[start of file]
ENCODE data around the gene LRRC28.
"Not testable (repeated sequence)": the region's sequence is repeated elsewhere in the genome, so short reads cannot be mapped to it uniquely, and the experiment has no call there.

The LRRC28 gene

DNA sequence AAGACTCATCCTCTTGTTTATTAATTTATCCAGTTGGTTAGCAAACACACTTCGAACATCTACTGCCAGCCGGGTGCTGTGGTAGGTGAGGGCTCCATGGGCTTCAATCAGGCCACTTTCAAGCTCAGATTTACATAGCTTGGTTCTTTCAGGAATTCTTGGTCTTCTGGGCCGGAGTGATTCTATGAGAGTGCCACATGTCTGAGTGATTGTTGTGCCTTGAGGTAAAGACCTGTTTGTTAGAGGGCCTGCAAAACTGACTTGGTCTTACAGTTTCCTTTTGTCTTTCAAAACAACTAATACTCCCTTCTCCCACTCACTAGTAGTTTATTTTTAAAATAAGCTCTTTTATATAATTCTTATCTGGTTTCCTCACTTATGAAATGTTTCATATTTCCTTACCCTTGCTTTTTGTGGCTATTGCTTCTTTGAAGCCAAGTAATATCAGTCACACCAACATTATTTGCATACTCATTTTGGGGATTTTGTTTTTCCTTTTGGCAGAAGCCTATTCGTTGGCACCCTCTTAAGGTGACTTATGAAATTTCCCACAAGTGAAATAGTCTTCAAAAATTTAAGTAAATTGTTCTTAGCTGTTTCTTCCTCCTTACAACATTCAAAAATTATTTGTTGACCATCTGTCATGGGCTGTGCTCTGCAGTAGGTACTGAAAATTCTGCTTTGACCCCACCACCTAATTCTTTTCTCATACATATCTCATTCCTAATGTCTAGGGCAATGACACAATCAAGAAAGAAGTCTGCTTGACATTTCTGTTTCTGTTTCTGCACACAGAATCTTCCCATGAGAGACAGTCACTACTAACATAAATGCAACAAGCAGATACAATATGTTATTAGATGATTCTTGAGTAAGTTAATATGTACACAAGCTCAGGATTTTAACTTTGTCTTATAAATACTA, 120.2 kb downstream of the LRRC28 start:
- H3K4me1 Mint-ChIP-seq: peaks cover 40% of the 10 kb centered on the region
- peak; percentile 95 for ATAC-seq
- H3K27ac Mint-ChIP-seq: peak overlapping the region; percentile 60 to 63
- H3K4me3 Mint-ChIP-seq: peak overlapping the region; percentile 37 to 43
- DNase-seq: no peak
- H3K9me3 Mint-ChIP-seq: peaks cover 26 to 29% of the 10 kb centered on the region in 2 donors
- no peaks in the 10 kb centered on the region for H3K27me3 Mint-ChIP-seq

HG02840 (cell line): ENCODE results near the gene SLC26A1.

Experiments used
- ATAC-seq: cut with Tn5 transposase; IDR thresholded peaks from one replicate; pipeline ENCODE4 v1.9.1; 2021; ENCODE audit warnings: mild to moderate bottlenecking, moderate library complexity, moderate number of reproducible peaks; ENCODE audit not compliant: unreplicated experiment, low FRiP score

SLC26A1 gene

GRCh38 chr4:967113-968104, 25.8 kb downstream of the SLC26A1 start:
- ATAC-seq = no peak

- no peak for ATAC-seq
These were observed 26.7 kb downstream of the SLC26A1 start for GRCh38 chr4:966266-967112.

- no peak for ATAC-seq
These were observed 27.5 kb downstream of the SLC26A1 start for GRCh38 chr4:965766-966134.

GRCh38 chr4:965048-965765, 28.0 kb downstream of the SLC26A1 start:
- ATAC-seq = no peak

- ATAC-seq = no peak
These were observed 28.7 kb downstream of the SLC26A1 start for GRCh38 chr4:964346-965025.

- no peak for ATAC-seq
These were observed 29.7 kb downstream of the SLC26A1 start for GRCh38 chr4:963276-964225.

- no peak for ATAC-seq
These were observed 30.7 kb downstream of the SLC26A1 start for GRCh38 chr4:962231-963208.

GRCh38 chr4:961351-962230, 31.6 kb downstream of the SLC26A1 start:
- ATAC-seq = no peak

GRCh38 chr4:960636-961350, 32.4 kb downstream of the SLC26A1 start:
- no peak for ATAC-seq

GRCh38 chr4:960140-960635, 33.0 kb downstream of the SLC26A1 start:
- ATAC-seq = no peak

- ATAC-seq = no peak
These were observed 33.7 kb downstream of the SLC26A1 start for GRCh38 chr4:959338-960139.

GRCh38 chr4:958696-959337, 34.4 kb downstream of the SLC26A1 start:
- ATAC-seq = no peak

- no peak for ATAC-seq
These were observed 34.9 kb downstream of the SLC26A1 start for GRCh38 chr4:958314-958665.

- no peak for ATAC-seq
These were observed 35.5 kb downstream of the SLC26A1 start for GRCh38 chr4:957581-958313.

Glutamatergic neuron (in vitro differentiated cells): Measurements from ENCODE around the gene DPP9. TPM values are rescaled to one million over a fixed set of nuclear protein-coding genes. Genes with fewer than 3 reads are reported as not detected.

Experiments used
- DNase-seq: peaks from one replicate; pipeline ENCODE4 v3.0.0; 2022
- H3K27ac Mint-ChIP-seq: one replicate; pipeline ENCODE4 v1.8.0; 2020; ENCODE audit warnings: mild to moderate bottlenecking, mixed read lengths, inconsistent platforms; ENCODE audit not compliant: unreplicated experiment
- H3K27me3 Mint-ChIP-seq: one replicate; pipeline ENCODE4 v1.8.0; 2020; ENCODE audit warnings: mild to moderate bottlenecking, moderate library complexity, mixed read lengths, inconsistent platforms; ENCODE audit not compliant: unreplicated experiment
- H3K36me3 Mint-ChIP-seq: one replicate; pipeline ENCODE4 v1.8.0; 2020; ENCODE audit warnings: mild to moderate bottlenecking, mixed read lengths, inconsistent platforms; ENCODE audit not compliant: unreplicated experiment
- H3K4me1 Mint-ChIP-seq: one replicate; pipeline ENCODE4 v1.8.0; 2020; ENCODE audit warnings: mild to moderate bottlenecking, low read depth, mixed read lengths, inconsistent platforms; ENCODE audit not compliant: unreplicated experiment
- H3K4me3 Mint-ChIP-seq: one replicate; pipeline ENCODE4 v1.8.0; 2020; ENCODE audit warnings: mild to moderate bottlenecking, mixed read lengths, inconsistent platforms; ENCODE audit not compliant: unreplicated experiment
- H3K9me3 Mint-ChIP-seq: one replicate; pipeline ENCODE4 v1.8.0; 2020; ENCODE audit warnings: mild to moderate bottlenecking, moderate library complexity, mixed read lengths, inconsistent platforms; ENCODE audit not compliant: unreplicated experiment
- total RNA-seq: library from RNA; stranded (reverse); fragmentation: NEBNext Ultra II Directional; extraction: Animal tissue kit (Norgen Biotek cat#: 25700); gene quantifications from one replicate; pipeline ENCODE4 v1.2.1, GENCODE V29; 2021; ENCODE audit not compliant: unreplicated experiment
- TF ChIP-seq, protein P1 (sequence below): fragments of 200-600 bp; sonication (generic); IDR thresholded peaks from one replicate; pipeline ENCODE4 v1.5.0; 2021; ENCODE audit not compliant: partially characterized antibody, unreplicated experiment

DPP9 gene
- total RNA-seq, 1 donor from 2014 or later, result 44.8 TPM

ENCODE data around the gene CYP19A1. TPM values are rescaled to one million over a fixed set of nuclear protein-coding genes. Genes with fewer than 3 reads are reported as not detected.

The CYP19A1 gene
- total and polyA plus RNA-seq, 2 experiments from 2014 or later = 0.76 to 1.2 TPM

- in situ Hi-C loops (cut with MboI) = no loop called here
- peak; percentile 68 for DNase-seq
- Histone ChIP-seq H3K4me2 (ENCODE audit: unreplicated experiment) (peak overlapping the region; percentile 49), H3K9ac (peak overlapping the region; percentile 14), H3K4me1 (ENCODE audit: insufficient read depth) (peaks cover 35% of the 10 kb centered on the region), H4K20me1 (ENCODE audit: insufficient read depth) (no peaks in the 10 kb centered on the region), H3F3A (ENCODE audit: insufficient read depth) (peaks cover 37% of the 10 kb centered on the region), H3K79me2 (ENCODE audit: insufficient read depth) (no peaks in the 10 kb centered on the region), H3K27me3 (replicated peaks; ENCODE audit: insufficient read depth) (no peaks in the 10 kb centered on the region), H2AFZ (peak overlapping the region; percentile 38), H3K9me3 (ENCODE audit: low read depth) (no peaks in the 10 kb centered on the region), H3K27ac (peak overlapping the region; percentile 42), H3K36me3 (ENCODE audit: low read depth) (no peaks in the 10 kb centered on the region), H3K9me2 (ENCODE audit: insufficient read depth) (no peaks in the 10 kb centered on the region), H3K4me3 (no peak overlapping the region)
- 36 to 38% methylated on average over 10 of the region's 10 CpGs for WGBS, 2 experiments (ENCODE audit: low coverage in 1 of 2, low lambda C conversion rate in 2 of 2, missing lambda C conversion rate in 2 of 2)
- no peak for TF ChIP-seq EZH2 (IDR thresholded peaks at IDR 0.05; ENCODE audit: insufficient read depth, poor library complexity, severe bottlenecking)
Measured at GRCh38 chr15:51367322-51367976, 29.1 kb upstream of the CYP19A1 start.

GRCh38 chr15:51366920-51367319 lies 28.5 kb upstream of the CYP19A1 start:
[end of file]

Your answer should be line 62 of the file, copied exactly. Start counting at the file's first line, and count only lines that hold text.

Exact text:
- Histone ChIP-seq H3K4me2 (ENCODE audit: unreplicated experiment) (peak overlapping the region; percentile 49), H3K9ac (peak overlapping the region; percentile 14), H3K4me1 (ENCODE audit: insufficient read depth) (peaks cover 35% of the 10 kb centered on the region), H4K20me1 (ENCODE audit: insufficient read depth) (no peaks in the 10 kb centered on the region), H3F3A (ENCODE audit: insufficient read depth) (peaks cover 37% of the 10 kb centered on the region), H3K79me2 (ENCODE audit: insufficient read depth) (no peaks in the 10 kb centered on the region), H3K27me3 (replicated peaks; ENCODE audit: insufficient read depth) (no peaks in the 10 kb centered on the region), H2AFZ (peak overlapping the region; percentile 38), H3K9me3 (ENCODE audit: low read depth) (no peaks in the 10 kb centered on the region), H3K27ac (peak overlapping the region; percentile 42), H3K36me3 (ENCODE audit: low read depth) (no peaks in the 10 kb centered on the region), H3K9me2 (ENCODE audit: insufficient read depth) (no peaks in the 10 kb centered on the region), H3K4me3 (no peak overlapping the region)